One of the issues discussed during this year's Aid & Trade Event (Geneva, 29-30 January 2008) was the link between globalization, humanitarian crises and diseases. Tara S. Kerpelman of ICVolunteers.org filed the following conference-report.
"Globalization and increased travel between countries has changed the whole nature of 'world health'," states Katie Adie from the BBC (www.bbc.co.uk). What were once obscure diseases are now carried and spread to countries closer to us because international travel has become simple and commonplace. To ensure our health security, it is crucial to promote partnerships between private and public sectors, to increase the research and development of neglected diseases, and to attack the spread of viruses at their source. It is more important now than ever to address the containment of pandemics, because soon they might affect us all.
Climate change and globalization, both of which are prominent issues, encourage the movement of pathogens. Diseases which were endemic can now easily become pandemic. For example, due to the changing ecosystems, vector-borne diseases such as the Bluetongue Virus and West Nile Fever have spread enormously. Also, the propagation of Foot and Mouth Disease has been linked to the intensification of commercial movement. According to Dr. David Heymann, Assistant Director-General for Health Security and Environment, and Representative of the Director-General for Polio Eradication at the World Health Organization (WHO) (www.who.int), most of the emerging infectious diseases are not new: they began by affecting animals, but as time has passed, the diseases breached the species barrier.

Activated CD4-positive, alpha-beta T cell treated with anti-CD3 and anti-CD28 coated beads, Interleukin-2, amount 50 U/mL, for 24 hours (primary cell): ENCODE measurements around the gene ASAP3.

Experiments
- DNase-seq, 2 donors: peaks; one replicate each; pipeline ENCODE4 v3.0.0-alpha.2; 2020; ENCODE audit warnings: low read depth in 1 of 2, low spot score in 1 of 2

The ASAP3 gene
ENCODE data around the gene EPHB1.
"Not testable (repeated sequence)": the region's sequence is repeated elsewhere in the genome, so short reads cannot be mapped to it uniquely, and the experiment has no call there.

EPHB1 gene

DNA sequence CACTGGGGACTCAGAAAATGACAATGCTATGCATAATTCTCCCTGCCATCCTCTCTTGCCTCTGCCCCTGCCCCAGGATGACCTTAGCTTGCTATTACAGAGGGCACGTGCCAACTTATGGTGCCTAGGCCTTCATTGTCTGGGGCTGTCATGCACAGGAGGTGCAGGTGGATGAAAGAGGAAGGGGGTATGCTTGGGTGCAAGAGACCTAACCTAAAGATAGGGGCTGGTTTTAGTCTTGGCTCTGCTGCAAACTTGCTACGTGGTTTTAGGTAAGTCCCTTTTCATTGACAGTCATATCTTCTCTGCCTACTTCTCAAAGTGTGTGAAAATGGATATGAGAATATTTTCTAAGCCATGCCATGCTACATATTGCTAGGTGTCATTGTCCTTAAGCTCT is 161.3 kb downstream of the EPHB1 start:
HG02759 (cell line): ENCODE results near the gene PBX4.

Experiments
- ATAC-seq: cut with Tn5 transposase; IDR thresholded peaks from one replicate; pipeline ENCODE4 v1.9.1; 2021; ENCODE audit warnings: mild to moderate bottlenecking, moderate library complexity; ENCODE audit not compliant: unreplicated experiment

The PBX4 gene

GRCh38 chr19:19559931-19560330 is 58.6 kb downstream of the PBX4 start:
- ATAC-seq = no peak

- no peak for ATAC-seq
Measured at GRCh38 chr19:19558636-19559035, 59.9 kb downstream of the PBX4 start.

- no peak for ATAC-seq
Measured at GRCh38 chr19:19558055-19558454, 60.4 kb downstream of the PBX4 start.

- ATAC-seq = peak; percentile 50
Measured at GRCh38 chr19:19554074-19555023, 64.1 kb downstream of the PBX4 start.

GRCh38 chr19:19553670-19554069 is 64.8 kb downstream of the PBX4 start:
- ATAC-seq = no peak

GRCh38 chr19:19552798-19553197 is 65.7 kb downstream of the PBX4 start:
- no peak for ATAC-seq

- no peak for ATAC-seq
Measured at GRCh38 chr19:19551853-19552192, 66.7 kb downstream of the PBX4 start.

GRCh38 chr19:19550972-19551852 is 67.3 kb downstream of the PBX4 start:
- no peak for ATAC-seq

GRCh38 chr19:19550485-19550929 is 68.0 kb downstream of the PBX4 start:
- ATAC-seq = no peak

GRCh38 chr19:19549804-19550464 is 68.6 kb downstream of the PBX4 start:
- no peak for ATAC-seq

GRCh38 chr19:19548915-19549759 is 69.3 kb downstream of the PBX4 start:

The animal disease which is most widespread now in humans is Influenza, better known as the flu. The first great flu pandemic was in 1918 in Spain when 40 million people died from the H1N1 strain of the virus. In 1957 the h3N2 strain hit and later the h4N2 was seen destroying lives as well. What is commonly known as bird flu is in fact a highly pathogenic strain of avian influenza called the H5N1 virus type. In the past 4 years, there have been 351 recorded cases of H5N1, of which 219 were fatal. This high proportion is suggestive that we are in the precursor stage of a pandemic.
The varying strains of this virus are thought to originate from the original avian flu virus. According to the Adaptive Mutation Hypothesis, avian flu entered a non-human mammal, mutated to adapt itself so that it could spread from mammal to mammal and then managed to propagate itself to humans as well. The genetic material of the virus would have re-assorted and combined into a single cell, creating a new pandemic virus. The WHO has 115 influenza centers around the world. They are important in the research and prevention of the flu because they study the virus' mutations, which is necessary for the development of new vaccines as every strain requires a different one.
But vaccines are not enough. The flu pandemic must be prevented from its source. We must contain the virus in the avian species to stop its periodic infection of humans. If a pandemic broke out, there would be insufficient stock of the available antiviral drugs and there would be limited access to the medications and vaccines in developing countries. Phil Harris, Information Officer at the Emergency Centre for Transboundary Animal Diseases (ECTAD) of the Food and Agriculture Organization of the United Nations (FAO) (www.fao.org) says that if a disease is not contained "it will become impossible to contain its pandemic". 'Biosecurity' (the protection of people and animals from pathogens through the exclusion or containment of disease) is what Harris believes is the key.